NSClassFromString function to determine whether a class was present, now you can simply check for the existence the class directly using code similar to the following:
if ([UIPrintInteractionController class])
// Create an instance of the class and use it.
// The print interaction controller is not available.
In order to use this feature, you must do the following:
Build your project using LLVM and Clang. (The standalone GCC compiler does not currently support this feature.)
Set your project’s deployment target to iOS 3.1 or later.
Change the linking option for each framework you want to link weakly. To do this, open an inspector for your application target and go to the inspector’s General tab to view the list of frameworks and libraries linked against the target. For frameworks you want to link weakly, change the value in the Type column from Required to Weak.
If the deployment target for your application is set to a version of iOS that does not contain a given framework (because it was introduced in a later version), set the link type of that framework to Weak. For most other frameworks, you should leave the link type set to Required.
For information about how to perform runtime availability checks for classes and methods, see SDK Compatibility Guide.
The following sections highlight the significant changes to frameworks and technologies in iOS 4.2. For a complete list of all new interfaces available in the system, see iOS 4.2 API Diffs.
The Core Location framework includes new interfaces for determining whether a device is authorized to use location services and for detecting changes in the current authorization status. For more information about how to use Core Location in your application, see Location and Maps Programming Guide.
The Game Kit framework includes a new
GKFriendRequestComposeViewController class, which you can present from your application and use to invite friends to play a game. For more information about how to use Game Kit in your application, see Game Center Programming Guide.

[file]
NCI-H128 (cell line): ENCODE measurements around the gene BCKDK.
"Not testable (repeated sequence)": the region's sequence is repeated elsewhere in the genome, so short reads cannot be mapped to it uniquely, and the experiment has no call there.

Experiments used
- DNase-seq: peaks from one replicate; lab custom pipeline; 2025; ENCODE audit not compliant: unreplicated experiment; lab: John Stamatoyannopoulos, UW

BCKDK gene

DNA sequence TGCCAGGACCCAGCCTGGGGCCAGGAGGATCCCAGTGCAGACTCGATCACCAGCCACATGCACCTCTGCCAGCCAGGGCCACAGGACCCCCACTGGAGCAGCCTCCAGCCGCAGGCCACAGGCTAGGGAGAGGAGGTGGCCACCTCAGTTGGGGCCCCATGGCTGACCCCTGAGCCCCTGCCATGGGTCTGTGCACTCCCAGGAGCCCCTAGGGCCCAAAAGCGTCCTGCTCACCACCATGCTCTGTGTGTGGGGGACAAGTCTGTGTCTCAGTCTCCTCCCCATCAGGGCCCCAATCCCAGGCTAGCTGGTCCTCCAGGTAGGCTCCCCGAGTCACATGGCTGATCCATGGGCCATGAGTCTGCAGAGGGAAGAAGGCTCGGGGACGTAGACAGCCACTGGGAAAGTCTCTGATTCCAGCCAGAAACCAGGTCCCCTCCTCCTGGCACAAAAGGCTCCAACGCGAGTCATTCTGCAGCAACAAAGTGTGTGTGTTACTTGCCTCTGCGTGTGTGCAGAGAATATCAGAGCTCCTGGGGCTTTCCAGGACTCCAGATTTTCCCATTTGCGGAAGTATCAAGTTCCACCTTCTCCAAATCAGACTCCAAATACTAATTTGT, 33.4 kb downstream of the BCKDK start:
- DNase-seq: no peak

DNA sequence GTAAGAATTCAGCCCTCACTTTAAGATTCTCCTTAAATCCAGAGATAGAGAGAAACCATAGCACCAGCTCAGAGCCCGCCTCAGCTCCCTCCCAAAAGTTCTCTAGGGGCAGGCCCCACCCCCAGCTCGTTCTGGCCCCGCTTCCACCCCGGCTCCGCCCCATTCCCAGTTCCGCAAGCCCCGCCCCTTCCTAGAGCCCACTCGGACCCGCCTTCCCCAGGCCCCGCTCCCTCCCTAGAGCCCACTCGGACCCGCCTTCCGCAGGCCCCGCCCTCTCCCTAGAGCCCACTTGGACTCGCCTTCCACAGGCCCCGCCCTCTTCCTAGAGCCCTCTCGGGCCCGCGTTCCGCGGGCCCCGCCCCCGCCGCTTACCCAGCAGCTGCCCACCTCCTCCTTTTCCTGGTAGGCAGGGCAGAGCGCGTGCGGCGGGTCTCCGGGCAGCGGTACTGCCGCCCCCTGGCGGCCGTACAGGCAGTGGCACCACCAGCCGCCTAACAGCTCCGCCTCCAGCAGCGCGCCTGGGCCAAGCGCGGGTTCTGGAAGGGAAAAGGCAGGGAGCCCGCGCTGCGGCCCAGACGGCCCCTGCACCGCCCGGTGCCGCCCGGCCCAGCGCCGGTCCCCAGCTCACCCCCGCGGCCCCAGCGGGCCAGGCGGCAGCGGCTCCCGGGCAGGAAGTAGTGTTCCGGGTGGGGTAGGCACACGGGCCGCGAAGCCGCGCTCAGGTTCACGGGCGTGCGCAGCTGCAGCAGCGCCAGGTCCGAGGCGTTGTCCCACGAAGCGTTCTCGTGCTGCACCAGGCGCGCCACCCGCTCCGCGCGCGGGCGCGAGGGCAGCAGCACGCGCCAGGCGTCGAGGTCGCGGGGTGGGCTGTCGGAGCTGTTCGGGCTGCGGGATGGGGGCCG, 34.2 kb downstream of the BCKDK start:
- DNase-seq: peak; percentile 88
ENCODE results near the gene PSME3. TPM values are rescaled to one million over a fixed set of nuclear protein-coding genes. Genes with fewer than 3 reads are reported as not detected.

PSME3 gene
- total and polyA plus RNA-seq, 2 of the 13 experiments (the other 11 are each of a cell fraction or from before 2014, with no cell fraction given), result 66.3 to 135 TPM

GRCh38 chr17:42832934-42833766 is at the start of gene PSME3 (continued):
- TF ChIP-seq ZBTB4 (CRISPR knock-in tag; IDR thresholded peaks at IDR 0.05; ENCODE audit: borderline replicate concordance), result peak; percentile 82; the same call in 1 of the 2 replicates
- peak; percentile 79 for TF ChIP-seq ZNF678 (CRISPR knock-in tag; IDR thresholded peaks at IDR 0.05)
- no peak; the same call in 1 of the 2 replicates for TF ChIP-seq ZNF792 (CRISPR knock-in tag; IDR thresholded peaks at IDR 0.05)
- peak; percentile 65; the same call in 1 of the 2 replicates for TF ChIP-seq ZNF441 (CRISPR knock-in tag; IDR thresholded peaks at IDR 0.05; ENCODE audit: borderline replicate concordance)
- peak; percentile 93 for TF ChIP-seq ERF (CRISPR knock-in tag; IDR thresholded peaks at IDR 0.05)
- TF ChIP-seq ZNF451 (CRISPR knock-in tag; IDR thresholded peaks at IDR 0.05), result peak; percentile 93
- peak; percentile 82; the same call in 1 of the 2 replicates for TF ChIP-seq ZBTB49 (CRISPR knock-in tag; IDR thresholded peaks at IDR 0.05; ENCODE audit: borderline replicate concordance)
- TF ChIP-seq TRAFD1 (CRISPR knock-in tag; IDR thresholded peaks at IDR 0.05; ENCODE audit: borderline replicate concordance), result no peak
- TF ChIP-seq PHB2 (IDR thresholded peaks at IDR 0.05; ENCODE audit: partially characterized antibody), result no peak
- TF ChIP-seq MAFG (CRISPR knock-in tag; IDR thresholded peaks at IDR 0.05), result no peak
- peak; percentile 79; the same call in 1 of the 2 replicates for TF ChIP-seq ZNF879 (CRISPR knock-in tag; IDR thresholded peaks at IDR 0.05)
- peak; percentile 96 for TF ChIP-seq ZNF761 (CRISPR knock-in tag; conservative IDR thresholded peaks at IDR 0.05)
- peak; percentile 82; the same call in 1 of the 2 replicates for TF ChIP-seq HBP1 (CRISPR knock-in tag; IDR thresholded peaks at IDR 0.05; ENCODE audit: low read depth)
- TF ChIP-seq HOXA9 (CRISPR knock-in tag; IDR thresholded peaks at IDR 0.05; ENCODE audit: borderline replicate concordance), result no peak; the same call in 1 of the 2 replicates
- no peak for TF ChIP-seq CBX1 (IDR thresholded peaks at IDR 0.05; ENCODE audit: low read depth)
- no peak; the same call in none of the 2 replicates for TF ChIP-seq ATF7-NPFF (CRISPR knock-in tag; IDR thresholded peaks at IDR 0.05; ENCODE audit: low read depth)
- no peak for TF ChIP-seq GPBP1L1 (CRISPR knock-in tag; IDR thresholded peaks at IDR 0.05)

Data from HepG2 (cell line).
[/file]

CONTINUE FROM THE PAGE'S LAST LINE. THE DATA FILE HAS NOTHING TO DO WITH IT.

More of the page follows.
The iAd framework now supports banner ads sized appropriately for iPad devices. For more information about how to incorporate ads into your applications, see iAd Programming Guide.
The Media Player framework includes the following enhancements:
The interface presented by the
MPVolumeViewclass now includes a control for routing audio content to AirPlay–enabled devices.
MPMediaItemCollectionclasses now descend from a common ancestor class:
MPMediaEntity. This change in hierarchy allows you to create collections that include both items and other collections.
Persistent IDs for more collection types are now available.
Media queries now provide more information about how media items are grouped together.
For more information about the classes of the Media Player framework, see Media Player Framework Reference.
The UIKit framework includes the following enhancements
New accessibility constants allow “scroll by page” capabilities using VoiceOver.
New classes to support printing; see “Printing”
UIDeviceclass now provides the
playInputClickmethod for playing the input-click sound directly.
Application delegates can now use the
application:openURL:sourceApplication:annotation:method to receive information about URLs that are opened while the application is running in the background.
UITextInputModeclass now exposes the language in use for inputting text.
UIDocumentInteractionControllerclass supports printing with the help of its delegate object.
For more information about the classes of the UIKit framework, see UIKit Framework Reference.